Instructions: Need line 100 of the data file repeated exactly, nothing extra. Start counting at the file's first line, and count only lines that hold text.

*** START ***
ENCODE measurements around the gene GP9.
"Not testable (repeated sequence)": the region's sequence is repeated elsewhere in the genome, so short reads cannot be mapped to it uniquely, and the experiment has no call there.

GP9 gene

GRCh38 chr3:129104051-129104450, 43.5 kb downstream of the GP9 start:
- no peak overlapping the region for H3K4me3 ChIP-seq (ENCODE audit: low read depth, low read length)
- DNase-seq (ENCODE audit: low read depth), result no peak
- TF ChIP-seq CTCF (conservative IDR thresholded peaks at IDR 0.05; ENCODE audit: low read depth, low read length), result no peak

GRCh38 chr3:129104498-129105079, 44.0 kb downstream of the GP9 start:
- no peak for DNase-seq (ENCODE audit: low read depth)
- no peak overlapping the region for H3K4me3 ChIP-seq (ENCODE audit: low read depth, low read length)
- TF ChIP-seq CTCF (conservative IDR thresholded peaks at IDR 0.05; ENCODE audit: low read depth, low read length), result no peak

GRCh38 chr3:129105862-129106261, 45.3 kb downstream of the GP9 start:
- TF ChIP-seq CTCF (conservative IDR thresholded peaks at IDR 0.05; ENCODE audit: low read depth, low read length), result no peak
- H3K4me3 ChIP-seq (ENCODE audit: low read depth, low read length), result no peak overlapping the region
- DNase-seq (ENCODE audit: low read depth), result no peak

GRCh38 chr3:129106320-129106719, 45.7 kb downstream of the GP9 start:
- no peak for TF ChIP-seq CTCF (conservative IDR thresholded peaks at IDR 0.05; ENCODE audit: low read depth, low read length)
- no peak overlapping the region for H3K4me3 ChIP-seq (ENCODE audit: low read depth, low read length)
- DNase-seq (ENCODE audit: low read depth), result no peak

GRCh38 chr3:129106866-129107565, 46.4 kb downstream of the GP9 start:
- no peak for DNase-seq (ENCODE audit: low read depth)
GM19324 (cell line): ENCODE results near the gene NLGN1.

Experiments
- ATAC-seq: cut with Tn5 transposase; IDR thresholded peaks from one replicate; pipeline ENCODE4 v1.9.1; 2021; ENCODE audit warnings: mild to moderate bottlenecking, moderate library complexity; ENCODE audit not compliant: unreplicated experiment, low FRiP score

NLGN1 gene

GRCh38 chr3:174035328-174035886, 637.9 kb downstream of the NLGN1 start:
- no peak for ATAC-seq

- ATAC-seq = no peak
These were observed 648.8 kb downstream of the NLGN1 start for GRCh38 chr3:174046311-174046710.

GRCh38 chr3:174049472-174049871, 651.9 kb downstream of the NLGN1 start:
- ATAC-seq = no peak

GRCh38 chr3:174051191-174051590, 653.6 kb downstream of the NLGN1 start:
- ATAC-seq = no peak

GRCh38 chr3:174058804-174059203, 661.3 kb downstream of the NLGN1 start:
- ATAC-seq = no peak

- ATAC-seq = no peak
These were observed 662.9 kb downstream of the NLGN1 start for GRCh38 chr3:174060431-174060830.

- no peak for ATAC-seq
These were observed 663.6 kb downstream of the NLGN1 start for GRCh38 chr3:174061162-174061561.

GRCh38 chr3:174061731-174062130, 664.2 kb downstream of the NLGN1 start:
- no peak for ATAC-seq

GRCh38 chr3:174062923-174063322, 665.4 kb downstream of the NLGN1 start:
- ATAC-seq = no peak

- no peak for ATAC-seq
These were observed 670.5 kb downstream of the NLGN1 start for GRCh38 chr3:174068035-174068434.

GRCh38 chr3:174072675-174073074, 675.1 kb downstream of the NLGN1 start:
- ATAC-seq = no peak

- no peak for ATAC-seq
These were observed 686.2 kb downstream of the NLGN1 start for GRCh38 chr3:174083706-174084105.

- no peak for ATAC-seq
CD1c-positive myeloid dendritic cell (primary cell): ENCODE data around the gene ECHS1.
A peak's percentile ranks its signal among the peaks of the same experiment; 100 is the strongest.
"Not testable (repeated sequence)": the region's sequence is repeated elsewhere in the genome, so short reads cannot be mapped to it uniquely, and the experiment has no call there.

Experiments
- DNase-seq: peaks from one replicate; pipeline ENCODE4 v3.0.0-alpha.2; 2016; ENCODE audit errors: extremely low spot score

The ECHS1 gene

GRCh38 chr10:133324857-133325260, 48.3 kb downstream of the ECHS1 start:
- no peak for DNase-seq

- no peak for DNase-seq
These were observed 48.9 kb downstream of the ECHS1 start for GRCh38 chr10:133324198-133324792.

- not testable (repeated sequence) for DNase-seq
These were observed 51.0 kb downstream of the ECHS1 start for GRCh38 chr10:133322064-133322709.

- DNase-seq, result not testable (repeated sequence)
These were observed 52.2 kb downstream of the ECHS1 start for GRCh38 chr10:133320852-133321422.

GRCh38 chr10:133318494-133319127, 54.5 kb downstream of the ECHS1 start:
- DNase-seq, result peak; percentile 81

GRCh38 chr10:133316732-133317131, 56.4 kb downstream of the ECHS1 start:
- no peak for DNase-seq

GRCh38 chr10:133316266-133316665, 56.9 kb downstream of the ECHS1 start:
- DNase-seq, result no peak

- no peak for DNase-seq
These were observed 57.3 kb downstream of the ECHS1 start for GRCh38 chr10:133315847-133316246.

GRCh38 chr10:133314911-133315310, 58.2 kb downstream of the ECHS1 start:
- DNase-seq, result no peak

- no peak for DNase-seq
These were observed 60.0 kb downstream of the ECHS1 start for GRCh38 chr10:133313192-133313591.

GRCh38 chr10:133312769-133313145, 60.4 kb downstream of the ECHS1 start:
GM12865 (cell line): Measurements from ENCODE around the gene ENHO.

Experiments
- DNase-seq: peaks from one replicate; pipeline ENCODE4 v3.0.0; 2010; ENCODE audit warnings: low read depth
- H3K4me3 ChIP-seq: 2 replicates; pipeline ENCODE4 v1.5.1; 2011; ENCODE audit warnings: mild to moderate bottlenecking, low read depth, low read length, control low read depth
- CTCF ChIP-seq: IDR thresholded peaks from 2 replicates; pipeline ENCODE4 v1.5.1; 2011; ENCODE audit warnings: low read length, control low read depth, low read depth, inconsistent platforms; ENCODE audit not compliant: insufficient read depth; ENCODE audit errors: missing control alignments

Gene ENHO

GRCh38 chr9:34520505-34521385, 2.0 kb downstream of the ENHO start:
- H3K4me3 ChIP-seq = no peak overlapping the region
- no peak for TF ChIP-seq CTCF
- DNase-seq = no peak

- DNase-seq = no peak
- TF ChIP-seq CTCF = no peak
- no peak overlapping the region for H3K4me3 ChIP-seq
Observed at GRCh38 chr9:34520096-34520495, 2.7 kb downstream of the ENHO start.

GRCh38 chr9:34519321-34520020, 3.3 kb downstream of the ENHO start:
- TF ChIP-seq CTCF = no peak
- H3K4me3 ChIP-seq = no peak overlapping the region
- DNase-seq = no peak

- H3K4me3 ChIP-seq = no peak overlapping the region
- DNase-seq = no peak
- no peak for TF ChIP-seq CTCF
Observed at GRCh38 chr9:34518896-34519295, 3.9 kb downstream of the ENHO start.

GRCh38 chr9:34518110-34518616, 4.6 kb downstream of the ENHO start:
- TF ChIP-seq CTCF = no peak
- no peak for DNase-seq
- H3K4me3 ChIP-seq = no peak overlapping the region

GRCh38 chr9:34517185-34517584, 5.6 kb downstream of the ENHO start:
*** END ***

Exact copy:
GRCh38 chr9:34518110-34518616, 4.6 kb downstream of the ENHO start: